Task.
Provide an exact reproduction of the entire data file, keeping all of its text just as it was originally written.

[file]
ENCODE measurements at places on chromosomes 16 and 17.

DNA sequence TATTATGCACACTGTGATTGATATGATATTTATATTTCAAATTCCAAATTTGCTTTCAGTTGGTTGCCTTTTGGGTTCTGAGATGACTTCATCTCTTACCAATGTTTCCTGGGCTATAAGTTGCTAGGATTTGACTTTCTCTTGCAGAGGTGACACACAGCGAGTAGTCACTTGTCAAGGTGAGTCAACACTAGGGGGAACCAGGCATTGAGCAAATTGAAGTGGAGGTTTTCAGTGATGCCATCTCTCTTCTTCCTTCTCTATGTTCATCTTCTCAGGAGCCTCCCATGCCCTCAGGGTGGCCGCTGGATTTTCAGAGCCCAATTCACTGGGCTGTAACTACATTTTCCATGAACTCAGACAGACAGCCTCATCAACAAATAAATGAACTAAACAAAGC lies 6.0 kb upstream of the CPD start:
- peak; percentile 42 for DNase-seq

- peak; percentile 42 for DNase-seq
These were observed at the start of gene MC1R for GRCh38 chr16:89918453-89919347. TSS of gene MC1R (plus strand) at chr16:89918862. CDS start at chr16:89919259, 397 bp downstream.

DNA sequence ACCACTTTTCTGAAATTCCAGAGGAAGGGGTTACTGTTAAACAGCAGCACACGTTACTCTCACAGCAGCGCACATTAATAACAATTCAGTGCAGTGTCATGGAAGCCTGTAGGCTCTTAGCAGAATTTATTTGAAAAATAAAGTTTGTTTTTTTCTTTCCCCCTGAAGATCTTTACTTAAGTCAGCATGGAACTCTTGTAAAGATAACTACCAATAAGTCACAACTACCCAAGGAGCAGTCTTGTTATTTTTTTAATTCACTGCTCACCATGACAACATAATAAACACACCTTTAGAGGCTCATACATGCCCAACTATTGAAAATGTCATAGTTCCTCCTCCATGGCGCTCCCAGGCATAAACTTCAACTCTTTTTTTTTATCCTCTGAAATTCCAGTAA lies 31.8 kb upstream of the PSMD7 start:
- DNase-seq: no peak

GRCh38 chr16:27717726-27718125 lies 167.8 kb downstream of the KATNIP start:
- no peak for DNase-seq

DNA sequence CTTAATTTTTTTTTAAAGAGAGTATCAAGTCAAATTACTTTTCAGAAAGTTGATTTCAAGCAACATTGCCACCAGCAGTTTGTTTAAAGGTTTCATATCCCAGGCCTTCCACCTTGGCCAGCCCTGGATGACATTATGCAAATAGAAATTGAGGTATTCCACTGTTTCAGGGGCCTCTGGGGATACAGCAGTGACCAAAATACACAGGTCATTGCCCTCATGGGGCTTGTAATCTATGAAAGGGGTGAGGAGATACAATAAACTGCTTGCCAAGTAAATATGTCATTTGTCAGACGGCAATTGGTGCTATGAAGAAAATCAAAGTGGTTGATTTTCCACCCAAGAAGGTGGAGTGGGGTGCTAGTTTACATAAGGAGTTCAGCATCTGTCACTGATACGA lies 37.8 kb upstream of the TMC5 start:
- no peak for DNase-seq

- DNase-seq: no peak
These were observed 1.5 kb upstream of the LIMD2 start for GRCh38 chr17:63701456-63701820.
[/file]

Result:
ENCODE measurements at places on chromosomes 16 and 17.

DNA sequence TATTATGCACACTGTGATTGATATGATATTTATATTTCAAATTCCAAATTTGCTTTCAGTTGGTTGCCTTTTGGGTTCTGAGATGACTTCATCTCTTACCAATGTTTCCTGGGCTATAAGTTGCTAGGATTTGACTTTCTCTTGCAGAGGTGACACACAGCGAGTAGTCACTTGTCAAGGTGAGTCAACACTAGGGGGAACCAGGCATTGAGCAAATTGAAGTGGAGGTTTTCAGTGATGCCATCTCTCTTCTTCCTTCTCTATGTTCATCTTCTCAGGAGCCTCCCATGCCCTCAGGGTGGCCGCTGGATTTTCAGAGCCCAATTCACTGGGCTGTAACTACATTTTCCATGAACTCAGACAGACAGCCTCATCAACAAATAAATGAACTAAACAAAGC lies 6.0 kb upstream of the CPD start:
- peak; percentile 42 for DNase-seq

- peak; percentile 42 for DNase-seq
These were observed at the start of gene MC1R for GRCh38 chr16:89918453-89919347. TSS of gene MC1R (plus strand) at chr16:89918862. CDS start at chr16:89919259, 397 bp downstream.

DNA sequence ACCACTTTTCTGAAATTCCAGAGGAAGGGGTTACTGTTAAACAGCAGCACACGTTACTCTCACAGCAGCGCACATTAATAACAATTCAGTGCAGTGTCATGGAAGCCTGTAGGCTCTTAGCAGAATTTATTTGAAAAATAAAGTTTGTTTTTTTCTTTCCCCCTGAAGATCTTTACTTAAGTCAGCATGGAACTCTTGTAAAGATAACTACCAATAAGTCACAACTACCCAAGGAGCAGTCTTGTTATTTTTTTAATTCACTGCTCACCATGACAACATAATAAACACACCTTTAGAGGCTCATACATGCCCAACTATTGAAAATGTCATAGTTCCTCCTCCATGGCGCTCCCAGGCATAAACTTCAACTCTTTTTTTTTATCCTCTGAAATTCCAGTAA lies 31.8 kb upstream of the PSMD7 start:
- DNase-seq: no peak

GRCh38 chr16:27717726-27718125 lies 167.8 kb downstream of the KATNIP start:
- no peak for DNase-seq

DNA sequence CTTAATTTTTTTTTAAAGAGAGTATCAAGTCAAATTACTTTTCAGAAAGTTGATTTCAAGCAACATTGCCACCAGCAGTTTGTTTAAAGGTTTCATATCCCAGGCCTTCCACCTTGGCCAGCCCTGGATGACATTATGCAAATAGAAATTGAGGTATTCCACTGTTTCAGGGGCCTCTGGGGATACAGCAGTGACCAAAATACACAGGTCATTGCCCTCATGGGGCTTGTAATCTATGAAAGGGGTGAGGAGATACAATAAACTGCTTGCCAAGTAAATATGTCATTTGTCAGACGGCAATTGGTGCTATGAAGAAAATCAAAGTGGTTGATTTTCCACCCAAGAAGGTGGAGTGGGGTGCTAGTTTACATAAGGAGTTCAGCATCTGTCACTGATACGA lies 37.8 kb upstream of the TMC5 start:
- no peak for DNase-seq

- DNase-seq: no peak
These were observed 1.5 kb upstream of the LIMD2 start for GRCh38 chr17:63701456-63701820.